My name is James Myers. I live in Hammond, IN. I am an ESRD & PKD patient. I was lucky enough to have a transplant on April 27th, 2016. I write to you today to tell you my story, as well as, my experiences with polycystic kidney disease. At the age of 25, I went into the hospital with chest pain. From a simple x-ray, and was diagnosed with PKD.
I have lost 5 members of my family to PKD, including my Dad. Because of my family’s history, I was immediately referred to Dr. Hellman, a nephrologist at Indiana University Health. He immediately put me on high blood pressure medication and a renal diet. I faithfully followed up at the kidney clinic every 6 months and took my medicine. I did the best I could do to stay on the kidney diet. There is no cure for PKD, and at that time there was very little they could do for me.
I tried to ignore my condition and carry on with my life, but in reality, the fact is that after I was diagnosed with kidney failure, all of my decisions were colored by my impending death, or so I thought. It was a factor in a failed marriage, a legal career being cut short, and two professorships at two different colleges lost. I loved being with the kids.
Every step that I took from the date of my diagnosis was for one reason and one reason only; to avoid dialysis. I was able to do that for over 30 years, but in 2012. I could not delay it any longer. I began passing out, at home, in my classroom, everywhere. Many times after passing out, I was fearful I would be unable to reach the phone and call for help. I lived alone, and this caused a great deal of anxiety. At the age of 58, on July 28th, I started what would be a 4 year stretch on lifealysis. My schedule was 3 days a week, 4 hours per session.
I was very, very angry when I first went on dialysis. After watching my Dad die, I felt this was the beginning of the end. I had dreaded this for a long time. My Dad passed after a short 5 yrs on dialysis, and I felt I was on the same life path as him. My days were numbered. I observed that many of my clinicmates came to the center by ambulance, were brought in on a gurney, walker or wheelchair. Many used a cane. Many were diabetic on top of ESRD, and had suffered ambutations. 5 people’s were 90 yrs old or more. One woman was autistic and had the mentality of a 10 yr old.
One of my dearest friends, Maureen O’Brien, looked after me. Forced me to open my eyes. I was able to drive and walk around on my own power. I had a fairly clear mind. I was taking classes toward 2 MBAs and was teaching other MBA candidates at the same time. Maureen had been dealing with kidney disease since the age of six. Every step along the way she had to argue and fight with healthcare officials. She had 3 transplants. She provided encouragement and a bright, vivid smile. She provided a light on my path.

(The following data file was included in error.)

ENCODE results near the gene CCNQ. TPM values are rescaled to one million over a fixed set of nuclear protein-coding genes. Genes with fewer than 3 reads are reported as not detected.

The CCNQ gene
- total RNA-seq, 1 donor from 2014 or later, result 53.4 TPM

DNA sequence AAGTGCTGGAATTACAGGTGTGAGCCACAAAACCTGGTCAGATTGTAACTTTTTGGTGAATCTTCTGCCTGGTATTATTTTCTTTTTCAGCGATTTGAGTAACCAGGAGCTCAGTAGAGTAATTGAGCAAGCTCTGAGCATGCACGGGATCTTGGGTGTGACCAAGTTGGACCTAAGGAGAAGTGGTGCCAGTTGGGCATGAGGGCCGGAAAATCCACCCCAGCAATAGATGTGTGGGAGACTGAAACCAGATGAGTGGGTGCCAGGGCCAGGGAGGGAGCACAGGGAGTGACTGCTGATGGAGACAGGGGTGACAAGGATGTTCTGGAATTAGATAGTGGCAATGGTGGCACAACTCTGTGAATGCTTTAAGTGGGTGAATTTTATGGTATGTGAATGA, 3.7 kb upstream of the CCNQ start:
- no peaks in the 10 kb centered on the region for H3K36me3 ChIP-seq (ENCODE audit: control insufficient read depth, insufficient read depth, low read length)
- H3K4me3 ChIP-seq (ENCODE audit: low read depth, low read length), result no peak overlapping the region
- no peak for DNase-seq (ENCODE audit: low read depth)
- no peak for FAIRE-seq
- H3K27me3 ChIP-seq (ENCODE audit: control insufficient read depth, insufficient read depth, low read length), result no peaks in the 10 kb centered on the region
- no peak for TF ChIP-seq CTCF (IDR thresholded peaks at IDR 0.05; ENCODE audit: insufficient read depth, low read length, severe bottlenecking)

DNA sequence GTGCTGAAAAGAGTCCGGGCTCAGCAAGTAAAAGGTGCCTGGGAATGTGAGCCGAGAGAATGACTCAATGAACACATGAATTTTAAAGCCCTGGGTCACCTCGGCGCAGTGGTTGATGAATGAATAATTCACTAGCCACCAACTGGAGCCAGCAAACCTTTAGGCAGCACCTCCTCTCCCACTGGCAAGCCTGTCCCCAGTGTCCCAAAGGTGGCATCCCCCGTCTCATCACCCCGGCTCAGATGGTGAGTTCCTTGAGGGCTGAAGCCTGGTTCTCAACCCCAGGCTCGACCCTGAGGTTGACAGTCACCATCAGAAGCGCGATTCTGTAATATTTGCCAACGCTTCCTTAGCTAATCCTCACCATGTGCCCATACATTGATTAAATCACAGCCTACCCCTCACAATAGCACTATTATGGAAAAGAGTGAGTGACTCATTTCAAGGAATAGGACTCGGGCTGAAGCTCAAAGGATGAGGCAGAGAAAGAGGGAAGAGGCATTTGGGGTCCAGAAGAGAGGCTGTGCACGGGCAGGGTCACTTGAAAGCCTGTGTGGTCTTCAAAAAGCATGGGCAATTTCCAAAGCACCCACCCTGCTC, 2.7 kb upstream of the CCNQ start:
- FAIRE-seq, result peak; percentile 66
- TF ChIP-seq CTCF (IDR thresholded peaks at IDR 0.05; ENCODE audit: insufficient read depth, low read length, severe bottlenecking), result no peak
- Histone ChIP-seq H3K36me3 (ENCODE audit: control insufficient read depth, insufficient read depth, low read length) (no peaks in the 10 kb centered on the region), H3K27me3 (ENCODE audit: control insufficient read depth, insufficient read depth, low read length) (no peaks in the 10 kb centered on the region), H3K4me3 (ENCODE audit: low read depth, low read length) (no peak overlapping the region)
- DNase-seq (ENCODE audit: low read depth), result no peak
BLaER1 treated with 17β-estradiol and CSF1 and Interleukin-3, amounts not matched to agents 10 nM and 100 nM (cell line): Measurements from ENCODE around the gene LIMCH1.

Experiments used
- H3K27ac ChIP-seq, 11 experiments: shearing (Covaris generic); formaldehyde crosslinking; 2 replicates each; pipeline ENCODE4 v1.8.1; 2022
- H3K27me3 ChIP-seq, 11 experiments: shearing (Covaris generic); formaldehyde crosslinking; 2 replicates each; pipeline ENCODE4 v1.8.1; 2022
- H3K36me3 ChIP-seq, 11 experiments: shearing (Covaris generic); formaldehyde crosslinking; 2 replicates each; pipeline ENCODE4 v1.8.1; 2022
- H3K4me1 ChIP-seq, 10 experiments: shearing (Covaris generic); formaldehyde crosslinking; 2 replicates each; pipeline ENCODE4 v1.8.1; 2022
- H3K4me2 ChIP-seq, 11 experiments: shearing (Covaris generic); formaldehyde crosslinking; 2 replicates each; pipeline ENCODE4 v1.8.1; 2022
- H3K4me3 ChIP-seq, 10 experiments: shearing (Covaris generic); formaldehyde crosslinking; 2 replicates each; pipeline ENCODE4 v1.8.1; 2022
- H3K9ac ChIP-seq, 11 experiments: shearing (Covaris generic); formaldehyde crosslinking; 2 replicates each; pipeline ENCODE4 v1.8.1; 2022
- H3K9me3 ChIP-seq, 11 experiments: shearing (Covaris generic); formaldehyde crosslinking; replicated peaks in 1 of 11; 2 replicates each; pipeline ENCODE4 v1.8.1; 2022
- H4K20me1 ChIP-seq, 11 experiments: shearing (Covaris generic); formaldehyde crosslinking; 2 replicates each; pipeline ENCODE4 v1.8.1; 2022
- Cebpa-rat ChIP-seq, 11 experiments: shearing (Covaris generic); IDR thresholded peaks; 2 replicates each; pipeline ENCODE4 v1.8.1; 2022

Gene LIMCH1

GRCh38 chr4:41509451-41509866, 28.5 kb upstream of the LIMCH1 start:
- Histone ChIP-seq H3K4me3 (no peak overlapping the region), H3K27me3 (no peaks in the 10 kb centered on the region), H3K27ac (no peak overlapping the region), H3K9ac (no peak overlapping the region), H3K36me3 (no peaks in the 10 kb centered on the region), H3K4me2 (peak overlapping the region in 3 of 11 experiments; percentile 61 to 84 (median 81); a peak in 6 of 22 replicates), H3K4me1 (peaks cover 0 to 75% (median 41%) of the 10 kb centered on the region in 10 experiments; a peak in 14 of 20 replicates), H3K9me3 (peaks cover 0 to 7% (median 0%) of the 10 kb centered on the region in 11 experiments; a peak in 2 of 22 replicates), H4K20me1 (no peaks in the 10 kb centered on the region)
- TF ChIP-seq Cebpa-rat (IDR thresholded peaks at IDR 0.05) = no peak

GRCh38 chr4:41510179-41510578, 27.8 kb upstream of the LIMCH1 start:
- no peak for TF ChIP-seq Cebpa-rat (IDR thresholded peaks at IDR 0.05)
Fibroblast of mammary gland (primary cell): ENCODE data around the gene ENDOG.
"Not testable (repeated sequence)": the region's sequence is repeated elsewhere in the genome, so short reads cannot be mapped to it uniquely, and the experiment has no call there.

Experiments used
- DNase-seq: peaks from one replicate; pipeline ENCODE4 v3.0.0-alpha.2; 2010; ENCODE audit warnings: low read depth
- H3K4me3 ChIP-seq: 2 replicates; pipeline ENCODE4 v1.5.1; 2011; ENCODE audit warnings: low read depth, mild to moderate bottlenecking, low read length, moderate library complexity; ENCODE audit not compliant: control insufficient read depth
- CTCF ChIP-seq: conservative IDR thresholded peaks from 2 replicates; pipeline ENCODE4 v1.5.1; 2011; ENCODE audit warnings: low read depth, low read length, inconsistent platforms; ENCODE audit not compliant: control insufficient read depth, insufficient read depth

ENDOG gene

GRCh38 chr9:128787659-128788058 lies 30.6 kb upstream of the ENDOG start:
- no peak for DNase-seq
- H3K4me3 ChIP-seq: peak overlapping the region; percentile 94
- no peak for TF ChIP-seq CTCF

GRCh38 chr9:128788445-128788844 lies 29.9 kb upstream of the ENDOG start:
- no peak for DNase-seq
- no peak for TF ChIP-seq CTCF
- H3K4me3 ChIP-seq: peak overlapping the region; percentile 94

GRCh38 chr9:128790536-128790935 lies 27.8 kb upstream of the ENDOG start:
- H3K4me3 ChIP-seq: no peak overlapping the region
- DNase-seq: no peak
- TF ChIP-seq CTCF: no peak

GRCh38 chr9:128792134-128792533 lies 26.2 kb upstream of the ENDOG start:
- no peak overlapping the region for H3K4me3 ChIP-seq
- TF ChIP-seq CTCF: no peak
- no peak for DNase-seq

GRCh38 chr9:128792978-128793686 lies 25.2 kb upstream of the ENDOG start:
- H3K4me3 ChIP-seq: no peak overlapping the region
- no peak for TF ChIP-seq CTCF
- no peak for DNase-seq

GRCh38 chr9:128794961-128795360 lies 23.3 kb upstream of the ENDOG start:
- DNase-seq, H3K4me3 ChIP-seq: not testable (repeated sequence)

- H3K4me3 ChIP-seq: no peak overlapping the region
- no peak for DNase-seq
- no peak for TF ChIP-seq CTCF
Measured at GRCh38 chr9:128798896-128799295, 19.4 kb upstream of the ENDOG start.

I began to understand my role. I made a conscious choice. I wanted to help my fellow Kidney Patients. I wanted to use my loud voice to help others. I wanted to advocate for my clinicmates who could not advocate for themselves. I did not like the way the dialysis clinics, the government and the care staff pushed around or neglected my fellow Kidney Patients. The last straw for me was when they began to push for the cutting of funds to dialysis patients and clinics. I looked around the room and I realized with my health and skill set, I was the only one who could help. It occurred to me that if i did not accept this responsibility, maybe no one else would.
I joined as many kidney organizations as I could, I applied to be an advocate for as many groups as I could. I became very, very active on social media. I wrote petitions, I blogged, I contacted newspapers, I spoke and visited with my Congressman and Senators. I spoke frequently. To this day, I do whatever I have to do to bring about change for my fellow Kidney Patients. My life has purpose now. I like to think that my Dad & Maureen would be proud of me.
I know that many of you are not used to me writing this way. I feel it is my responsibility to lift spirits, so I rarely talk about personal issues anymore. It is my hope to inspire others to likewise advocate for our fellow Kidney Patients. My friend Steph asked me to write my story out. Stephanie has been very candid with me, so I felt as she advocates for us, I should be just as candid with her & all of you. The point of this Kidney Story is to raise hope and to thank Stephanie and all of you that advocate for Kidney Patients.
PKD affects approximately 600, 000 Americans and 12.5 million people worldwide. It is one of the most inherited diseases on the planet. Polycystic Kidney Disease is more common than Cystic Fibrosis, Sickle Cell Anemia, Muscular Dystrophy, Hemophilia, Downs Syndrome, Hodgkins Disease combined. PKD is one of the four leading causes of Kidney Failure. It costs the federal government in excess of $2 Billion annually in Medicare and Medicaid costs for dialysis, transportation and related treatment. There is no cure. Please consider giving generously to the PKD Foundation. Link to donate:
2019 Advocate of the Year for the NKF
BOD and Ambassador for the AAKP
Ambassador for the Chronic Disease Coalition
Ambassador for the NKF of Indiana
Ambassador for the American Kidney Fund
Ambassador for the PKD Foundation
Ambassador for the DPC